In these difficult times when every penny must count, and money for entertainment, as for everything else, needs to be wisely spent, it’s reassuring to know that there are lots of things to do in Toronto that cost only the TTC fare, or the gas, if you drive, or, if you ride a bike, the energy to get there. Pack a sandwich, some juice, your frisbee, yo-yo, skates, skateboard, paperback, boggle or scrabble, sunglasses, bug spray just to be on the safe side, and off you go.
I always think of the islands first, because I’m originally from an island, I guess. Take the ferry across to the Toronto Islands. Walk out to the end of the Pier and gaze across the lake. On a clear day, you can see the other side! Look at the flora, the fauna, the fountain and the passing parade of folks. Be soothed by the swans. Enjoy shore fishing if you are a fisherperson. Walk from Ward’s Island to Hanlan’s Point Ferry Dock, if you want. Sun yourself on Manitou Beach and take a dip in the – br-rrrrr – cool waters of the lake, See the Toronto skyline, coming and going. You may want to take a jacket, even if the day is warm. It gets cool on the water.
Visit the Toronto Music Garden, designed by world famous cellist, Yo Yo Ma, and landscape designer Julie Moir Messervy, in collaboration with landscape architects from the City’s Parks and Recreation Department. To better appreciate the garden, constructed as “a reflection in landscape of Bach's First Suite for Unaccompanied Cello,” check the website http://www.harbourfrontcentre....
Free concerts are Thursdays at 7 pm and Sundays at 4 pm. It’s advisable to bring your own lawn chair, as bench seating is limited.
Visit Allen Gardens where six greenhouses feature colourful seasonal plants. (You can do this summer or winter, of course.) There’s a “Palm House" that’s modeled after similar structures in the United States and England, and giant tree ferns. Meander through for the sheer joy of lushness and greenery.
Visit the Leslie Street Spit. Look at gorgeous ‘wild’ plants, big fat bees (skinny worker bees too), rocks, wide lake water, big wide sky. Walk or ride the stuck-out tongue of the Spit. (Make sure you stay on the designated paths.) It’s a good long route, so you can get great exercise.
Visit Harbourfront. If there’s no outdoor event (and there’s almost always something), walk along by the lake and watch the sailboats, yachts and ferries. Soak up sun. Or visit the studios and the exhibition spaces, where there’s always good stuff to see. Or poke around in shops.
Visit the Lakeshore. You can also get in a vigorous walk here, all the way down to the bridge by Palace Pier, and beyond that, to the lookout point and down to the shore on the other side. Lounge on the beach. Don’t go here if bird pooh bothers you, though.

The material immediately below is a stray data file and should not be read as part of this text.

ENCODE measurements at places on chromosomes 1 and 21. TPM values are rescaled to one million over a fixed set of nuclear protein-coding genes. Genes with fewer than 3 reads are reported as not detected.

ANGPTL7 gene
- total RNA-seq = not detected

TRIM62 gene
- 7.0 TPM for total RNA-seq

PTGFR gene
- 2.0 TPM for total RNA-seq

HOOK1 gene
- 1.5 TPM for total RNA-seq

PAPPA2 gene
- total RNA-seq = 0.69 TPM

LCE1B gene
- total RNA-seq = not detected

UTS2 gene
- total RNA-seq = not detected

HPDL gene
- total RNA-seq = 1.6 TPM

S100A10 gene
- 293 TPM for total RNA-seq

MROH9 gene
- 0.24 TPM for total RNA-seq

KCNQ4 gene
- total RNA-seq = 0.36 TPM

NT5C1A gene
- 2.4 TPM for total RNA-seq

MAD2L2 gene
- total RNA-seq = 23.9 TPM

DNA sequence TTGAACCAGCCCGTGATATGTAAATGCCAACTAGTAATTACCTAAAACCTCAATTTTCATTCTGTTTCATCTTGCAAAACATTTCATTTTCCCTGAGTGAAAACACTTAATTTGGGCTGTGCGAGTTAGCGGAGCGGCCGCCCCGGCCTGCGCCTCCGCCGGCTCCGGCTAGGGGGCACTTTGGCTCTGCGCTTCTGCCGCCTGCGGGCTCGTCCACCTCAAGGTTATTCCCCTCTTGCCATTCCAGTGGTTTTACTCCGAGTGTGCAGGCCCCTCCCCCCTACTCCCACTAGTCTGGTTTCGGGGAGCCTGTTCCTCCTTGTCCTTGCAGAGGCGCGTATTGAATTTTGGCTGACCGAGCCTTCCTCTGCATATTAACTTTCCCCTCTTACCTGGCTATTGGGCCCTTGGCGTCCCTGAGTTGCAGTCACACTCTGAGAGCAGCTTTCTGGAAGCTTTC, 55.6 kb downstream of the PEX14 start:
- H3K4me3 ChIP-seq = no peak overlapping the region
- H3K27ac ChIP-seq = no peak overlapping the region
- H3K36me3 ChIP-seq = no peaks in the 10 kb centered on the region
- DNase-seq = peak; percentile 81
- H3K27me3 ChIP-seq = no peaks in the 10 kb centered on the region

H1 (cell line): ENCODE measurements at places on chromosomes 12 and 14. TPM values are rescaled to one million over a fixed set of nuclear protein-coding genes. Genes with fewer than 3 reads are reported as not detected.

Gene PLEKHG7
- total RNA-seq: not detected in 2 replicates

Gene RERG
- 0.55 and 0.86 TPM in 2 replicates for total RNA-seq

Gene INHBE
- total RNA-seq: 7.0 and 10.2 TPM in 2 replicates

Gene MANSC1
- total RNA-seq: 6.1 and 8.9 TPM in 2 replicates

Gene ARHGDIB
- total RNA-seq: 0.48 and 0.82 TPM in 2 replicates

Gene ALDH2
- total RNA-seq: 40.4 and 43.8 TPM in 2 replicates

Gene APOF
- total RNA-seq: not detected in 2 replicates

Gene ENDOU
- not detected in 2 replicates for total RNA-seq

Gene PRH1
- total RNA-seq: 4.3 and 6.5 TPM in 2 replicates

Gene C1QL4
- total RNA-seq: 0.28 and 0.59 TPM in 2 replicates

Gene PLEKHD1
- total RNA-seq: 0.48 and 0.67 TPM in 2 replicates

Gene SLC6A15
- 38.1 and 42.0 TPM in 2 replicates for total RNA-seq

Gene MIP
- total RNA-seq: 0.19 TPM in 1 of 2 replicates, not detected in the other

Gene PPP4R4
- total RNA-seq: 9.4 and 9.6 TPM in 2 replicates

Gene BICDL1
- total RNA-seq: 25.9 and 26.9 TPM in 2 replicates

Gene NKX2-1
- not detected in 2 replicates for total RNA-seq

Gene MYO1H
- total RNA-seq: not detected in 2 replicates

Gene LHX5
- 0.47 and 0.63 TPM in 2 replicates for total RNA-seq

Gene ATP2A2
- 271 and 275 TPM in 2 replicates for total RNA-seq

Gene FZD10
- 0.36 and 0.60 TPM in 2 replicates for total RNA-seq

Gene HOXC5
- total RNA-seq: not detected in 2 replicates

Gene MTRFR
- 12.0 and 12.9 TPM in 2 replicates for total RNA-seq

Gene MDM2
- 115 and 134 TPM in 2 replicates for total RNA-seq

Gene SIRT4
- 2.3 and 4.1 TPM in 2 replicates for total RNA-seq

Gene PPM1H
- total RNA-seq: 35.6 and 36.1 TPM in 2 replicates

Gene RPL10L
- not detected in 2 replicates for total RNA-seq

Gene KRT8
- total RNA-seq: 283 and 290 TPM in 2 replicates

High Park is a great big wonderful park with old trees, ponds (including Grenadier Pond), Colborne Lodge and a petting zoo. There are the occasional statues and piece of sculpture, and at least one ancient fountain. It’s a great big park, and so good for walking or riding. There are excellent places, covered and uncovered, to picnic, and the neighbourhood of High Park, developed on an oak-tree savanna, has lots of gracious old houses, if you enjoy looking at these.
Admire the fountain and the formal gardens at Rosetta McClain Gardens at Kingston Road and Glen Everest Road. Open daily, dawn to dusk. It’s a ways out, but often less crowded on that account.
Making no apology that these are all outdoors. It’s summer, time to crank up your supply of vitamin D and get some colour into that wintry skin, because, sad to say, the sun will be headed south again before you can squint!
The views expressed in the Writer-in-Residence blogs are those held by the authors and do not necessarily reflect the views of Open Book: Toronto.
The views expressed in the Writer-in-Residence blogs are those held by the authors and do not necessarily reflect the views of Open Book.
Pamela Mordecai has been many things: a teacher, a trainer of teachers, a TV host, a diplomatic wife, an anthologist, a writer of poems, stories and textbooks for children, and a writer of criticism, fiction, poetry and plays for those challenged by age. Born and raised in Jamaica, educated there and in the U.S.A., Pam has lived in Toronto for the past 15 years.